Del Taco/Phillips 66 - Midtown St. Louis
{Phillips 66/Del Taco construction prep included removal of underground fuel tanks – April 2012}

{rendering of possible future Forest Park/Grand Avenue at-grade intersection}

Previous coverage of the Phillips 66/Del Taco issue:

Del Taco saucer is a time machine for me – Bill McClellan, Post-Dispatch
While Alderman Phyllis Young droned on about a grocery store, I spoke with Alex Ihnen. He is one of the leaders in the effort to save the flying saucer-shaped Del Taco building. He is the co-owner and editor of

Perhaps you are wondering what is. I don’t know. Ihnen’s business card says: “Be informed. Be engaged. Be part of what’s next.”

Be part of what’s next? It is hard enough for me to stay in the present. I keep slipping into the past.

The Del Taco Kerfuffle – Urban Hoedown
As I said on Twitter yesterday, doing development ward by ward is like doing non-smoking in a restaurant table by table. Because each individual unit is connected in a million different ways, and the geographic differences are pretty much arbitrary, it just doesn’t make sense (unless you’re the King of that particular kingdom) to do anything that way. Ward competing against ward, no overall governing policy or vision or goals…hm, sounds like a miniature of what’s going on in St. Louis County between all those municipalities!

As NextSTL pointed out, the real issue seemed to be the disconnect between the elected officials and their constituents – they didn’t get what the issue was. And you have to love the condescension implied when an elected official assures the other elected officials that the people would support the bill if they just understood it.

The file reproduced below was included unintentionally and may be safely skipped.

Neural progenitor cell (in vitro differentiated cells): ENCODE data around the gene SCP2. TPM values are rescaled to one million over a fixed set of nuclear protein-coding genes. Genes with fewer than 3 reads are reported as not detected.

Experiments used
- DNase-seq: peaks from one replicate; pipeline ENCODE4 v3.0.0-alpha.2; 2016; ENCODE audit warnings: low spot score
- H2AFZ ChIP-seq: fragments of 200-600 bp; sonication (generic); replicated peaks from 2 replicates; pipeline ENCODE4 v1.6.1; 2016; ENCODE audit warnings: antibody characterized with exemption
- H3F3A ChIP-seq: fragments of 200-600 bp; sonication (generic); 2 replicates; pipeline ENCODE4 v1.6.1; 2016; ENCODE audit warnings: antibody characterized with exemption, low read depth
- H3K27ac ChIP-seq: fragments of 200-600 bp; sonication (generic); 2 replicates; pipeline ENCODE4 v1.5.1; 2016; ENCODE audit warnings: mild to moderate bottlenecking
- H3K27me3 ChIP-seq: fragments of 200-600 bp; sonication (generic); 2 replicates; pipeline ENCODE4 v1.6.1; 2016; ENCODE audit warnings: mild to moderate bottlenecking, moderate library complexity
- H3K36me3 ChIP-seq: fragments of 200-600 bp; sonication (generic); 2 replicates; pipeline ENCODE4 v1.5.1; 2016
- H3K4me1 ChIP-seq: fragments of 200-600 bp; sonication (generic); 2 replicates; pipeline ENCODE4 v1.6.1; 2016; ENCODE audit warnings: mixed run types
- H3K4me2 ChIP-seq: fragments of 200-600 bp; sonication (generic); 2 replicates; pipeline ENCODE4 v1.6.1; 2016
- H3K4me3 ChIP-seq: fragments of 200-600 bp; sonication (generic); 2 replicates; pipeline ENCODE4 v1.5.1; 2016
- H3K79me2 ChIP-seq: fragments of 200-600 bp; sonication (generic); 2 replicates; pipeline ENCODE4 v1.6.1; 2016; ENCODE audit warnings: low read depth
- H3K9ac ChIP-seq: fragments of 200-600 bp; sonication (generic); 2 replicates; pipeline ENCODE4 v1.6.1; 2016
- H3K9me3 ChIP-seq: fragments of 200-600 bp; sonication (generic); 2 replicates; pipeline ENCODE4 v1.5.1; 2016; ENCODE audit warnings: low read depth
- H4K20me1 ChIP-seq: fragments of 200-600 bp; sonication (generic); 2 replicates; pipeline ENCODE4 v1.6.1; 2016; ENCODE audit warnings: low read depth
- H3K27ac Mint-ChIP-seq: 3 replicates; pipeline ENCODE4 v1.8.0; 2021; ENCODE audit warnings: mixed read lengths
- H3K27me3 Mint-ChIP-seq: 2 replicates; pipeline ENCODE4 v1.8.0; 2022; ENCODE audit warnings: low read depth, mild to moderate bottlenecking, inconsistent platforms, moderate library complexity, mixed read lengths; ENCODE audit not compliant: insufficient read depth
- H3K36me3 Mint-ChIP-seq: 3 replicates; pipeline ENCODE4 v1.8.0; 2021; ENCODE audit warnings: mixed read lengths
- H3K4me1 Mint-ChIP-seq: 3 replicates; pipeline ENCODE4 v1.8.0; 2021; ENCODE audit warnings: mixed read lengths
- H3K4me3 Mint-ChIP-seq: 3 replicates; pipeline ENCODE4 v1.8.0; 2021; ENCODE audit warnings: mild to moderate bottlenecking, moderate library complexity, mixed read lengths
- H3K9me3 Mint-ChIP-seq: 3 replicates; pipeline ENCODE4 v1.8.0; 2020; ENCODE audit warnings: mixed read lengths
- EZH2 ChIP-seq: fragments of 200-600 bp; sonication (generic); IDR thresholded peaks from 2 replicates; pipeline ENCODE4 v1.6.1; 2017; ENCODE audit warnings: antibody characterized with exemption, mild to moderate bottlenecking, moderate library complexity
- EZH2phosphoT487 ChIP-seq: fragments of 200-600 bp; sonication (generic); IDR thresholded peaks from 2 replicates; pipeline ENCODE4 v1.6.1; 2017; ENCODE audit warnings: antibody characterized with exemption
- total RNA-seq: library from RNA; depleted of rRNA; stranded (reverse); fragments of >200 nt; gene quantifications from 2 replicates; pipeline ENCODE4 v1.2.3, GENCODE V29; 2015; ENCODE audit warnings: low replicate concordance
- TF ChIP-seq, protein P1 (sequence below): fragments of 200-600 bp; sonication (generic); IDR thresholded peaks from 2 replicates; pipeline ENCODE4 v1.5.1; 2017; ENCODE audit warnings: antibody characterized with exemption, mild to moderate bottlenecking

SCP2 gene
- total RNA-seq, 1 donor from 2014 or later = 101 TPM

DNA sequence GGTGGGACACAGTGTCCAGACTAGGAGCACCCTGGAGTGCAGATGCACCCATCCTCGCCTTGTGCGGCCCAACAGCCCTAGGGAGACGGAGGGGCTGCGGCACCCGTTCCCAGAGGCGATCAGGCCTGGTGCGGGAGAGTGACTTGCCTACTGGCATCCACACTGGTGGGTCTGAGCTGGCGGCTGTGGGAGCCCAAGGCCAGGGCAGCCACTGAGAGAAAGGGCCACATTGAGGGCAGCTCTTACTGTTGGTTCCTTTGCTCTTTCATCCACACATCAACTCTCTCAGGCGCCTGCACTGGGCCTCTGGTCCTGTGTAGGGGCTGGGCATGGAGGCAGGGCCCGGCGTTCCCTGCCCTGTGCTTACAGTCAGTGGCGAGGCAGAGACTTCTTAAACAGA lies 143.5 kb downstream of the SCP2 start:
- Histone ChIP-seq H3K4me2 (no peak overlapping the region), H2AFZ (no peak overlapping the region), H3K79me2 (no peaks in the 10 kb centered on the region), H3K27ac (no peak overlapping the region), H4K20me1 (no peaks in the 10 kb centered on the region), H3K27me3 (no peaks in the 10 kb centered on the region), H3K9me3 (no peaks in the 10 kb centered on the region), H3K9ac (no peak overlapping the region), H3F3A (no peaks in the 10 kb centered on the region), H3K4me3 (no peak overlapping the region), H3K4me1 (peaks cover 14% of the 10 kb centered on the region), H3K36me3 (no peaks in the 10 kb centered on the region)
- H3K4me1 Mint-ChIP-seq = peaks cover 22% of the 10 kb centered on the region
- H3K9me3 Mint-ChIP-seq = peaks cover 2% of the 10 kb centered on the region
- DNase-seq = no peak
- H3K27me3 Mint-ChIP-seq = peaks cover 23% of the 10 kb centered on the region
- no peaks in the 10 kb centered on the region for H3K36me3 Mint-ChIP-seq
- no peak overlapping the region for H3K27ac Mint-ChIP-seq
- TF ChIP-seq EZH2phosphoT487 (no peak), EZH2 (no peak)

Aldermen slow down Del Taco demolition – St. Louis Post-Dispatch
But preservationists now say that they don’t believe the verbal commitments of Yackey and Davis. And the very intervention by city leaders, they said, highlights concerns that the city lacks a watertight process to guarantee historic buildings get thorough reviews before demolition.

“Frankly, there’s very little trust in the process,” said Alex Ihnen, co-owner and editor of, the urbanist blog and message board. “Those of us who don’t like the process aren’t going to take them at their word, and are just going to go with what’s in the bill.”

Aldermen advance blighting, and tax abatement, of Del Taco – St. Louis Beacon
“The (historic) district would not have been listed without this (Del Taco) building,” said Lindsey Derrington, a specialist in historic preservation. Derrington. Derrington, as well as a few aldermen and many audience members, encouraged the board to remove any phrasing with the word “demolition” from the bill.

Alderman Scott Ogilvie, I-24th Ward, strongly agreed.

“If we were to demolish every building that at one time had a bad tenant, at this point in 2011, we would have zero buildings left,” he said, to applause from the audience. Ogilvie later said to his fellow board members to “face the facts” they what they were approving was sending the building down the road to demolition.

St. Louis Alderman Approve Del Taco Demolition Bill